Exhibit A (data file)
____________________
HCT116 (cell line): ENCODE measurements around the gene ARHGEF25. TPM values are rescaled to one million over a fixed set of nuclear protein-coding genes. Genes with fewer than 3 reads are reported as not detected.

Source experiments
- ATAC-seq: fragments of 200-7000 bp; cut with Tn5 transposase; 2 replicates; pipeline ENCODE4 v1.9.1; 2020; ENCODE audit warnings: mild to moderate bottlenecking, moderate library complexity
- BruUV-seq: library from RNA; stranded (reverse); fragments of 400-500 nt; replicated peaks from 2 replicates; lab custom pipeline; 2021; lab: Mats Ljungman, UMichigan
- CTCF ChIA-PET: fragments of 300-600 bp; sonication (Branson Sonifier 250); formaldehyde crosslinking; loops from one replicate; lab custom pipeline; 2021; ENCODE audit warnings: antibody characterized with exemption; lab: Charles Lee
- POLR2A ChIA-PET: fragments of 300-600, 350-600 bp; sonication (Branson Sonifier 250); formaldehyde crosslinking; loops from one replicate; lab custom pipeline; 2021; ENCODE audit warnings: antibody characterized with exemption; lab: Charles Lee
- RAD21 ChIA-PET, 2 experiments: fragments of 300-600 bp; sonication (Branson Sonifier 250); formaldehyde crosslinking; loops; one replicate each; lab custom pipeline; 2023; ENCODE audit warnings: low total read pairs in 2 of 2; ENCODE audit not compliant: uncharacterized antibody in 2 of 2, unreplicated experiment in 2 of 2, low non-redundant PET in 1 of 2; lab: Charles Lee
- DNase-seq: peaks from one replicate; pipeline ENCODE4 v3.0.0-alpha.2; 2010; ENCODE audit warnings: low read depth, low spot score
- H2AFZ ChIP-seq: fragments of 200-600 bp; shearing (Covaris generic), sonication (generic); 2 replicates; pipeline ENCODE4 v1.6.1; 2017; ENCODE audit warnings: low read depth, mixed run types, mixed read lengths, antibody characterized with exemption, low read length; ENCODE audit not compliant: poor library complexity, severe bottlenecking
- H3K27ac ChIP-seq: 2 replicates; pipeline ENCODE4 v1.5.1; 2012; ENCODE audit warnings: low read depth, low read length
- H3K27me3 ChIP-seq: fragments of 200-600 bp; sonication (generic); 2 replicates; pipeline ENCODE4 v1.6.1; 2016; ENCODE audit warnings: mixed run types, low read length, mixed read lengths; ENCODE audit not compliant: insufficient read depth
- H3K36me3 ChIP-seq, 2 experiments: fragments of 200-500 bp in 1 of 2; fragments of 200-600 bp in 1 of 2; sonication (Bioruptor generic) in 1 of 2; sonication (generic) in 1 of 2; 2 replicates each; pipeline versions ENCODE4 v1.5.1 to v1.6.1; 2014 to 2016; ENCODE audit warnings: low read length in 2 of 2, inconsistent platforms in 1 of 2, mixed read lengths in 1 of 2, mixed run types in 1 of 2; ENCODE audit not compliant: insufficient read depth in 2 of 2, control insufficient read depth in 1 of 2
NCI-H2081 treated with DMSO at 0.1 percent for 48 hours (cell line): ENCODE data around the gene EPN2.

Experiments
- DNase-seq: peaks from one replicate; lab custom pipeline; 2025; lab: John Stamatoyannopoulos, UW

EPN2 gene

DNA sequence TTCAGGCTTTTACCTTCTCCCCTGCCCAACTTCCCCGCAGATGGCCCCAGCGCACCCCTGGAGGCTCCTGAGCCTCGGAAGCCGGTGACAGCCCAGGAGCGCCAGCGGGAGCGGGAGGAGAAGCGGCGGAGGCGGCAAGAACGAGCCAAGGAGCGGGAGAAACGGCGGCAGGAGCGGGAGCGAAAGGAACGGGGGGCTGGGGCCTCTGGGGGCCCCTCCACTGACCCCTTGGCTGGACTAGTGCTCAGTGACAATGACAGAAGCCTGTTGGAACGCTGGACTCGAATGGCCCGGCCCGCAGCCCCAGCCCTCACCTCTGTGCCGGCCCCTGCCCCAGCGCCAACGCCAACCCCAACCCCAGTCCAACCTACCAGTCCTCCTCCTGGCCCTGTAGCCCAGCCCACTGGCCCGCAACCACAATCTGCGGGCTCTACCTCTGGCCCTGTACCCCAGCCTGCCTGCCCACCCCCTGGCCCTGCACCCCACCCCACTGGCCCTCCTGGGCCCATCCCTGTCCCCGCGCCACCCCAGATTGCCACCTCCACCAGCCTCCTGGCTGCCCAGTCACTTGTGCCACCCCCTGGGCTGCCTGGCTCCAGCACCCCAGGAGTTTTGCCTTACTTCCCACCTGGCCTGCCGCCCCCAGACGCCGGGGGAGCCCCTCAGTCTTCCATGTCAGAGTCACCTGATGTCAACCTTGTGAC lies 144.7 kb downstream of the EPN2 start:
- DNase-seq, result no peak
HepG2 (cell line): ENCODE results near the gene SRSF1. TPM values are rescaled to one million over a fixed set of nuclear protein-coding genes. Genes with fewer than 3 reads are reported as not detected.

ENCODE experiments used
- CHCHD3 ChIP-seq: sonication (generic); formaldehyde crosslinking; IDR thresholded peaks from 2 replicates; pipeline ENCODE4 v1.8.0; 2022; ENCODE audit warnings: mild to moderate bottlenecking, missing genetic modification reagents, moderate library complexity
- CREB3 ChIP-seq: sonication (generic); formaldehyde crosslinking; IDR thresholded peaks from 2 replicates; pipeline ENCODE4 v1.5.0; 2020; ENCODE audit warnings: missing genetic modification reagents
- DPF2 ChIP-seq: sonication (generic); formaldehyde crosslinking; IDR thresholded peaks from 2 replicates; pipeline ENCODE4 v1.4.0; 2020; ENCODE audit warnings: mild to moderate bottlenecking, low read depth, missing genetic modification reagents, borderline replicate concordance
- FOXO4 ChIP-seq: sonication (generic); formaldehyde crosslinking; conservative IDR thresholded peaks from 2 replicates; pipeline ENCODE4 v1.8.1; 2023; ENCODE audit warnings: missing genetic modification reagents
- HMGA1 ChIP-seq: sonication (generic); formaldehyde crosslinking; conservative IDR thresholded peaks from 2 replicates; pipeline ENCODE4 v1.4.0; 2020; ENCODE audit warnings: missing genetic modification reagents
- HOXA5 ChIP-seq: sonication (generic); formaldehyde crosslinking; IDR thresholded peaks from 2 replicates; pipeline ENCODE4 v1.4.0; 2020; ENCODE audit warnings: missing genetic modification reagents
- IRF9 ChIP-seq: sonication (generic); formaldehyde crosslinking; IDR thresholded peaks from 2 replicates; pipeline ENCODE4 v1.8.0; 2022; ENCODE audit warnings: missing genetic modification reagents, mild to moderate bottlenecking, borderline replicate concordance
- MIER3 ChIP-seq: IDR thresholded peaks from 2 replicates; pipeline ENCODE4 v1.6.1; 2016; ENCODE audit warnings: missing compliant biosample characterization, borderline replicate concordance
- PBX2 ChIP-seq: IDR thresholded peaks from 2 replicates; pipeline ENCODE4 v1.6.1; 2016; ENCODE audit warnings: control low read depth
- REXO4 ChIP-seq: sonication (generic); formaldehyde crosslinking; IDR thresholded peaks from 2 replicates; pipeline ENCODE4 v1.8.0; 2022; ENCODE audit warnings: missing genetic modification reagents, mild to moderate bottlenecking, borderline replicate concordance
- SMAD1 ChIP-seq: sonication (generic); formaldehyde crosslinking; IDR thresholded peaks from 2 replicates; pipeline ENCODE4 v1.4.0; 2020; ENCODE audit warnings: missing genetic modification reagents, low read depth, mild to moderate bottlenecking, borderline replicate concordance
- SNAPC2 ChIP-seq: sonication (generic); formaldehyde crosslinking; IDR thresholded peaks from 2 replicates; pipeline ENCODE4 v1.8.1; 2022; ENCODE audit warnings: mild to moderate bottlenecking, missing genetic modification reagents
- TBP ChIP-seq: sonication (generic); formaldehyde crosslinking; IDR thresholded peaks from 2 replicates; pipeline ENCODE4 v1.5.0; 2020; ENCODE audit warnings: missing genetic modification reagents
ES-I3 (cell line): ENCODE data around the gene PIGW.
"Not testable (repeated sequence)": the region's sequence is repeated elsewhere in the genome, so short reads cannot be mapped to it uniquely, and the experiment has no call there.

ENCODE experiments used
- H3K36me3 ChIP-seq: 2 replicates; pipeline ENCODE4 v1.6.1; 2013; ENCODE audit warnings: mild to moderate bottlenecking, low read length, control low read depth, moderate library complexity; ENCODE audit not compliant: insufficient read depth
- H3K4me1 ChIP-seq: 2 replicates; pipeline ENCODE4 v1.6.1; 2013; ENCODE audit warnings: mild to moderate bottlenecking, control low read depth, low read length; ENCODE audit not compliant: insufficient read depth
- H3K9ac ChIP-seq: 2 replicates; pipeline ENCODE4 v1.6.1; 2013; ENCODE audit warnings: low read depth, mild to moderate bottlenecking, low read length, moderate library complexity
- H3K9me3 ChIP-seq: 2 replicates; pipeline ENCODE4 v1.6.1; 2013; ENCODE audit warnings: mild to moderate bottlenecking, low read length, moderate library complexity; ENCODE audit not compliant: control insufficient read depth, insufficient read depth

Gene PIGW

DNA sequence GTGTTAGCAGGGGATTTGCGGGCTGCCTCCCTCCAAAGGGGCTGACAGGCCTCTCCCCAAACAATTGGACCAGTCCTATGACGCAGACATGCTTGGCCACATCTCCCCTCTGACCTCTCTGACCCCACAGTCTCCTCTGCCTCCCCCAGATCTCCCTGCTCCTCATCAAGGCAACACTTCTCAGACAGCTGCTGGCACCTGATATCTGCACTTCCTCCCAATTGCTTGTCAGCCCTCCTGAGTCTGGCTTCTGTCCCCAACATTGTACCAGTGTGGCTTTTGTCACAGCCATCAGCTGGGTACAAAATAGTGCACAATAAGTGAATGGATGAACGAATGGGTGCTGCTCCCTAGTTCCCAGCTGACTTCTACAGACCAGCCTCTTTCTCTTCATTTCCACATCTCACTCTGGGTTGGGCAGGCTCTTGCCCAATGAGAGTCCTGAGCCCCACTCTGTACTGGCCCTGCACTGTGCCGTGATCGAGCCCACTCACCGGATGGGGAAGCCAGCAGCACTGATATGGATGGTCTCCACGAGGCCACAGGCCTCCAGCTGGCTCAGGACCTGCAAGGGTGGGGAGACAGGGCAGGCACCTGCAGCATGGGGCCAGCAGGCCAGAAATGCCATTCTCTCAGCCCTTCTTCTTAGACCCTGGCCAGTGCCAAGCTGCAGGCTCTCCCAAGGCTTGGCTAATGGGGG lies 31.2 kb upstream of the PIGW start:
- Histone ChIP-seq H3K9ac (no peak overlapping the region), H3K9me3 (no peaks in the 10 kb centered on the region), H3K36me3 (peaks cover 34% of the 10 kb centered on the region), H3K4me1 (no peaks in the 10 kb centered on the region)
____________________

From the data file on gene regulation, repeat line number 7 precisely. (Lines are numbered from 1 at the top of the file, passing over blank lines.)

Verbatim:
- RAD21 ChIA-PET, 2 experiments: fragments of 300-600 bp; sonication (Branson Sonifier 250); formaldehyde crosslinking; loops; one replicate each; lab custom pipeline; 2023; ENCODE audit warnings: low total read pairs in 2 of 2; ENCODE audit not compliant: uncharacterized antibody in 2 of 2, unreplicated experiment in 2 of 2, low non-redundant PET in 1 of 2; lab: Charles Lee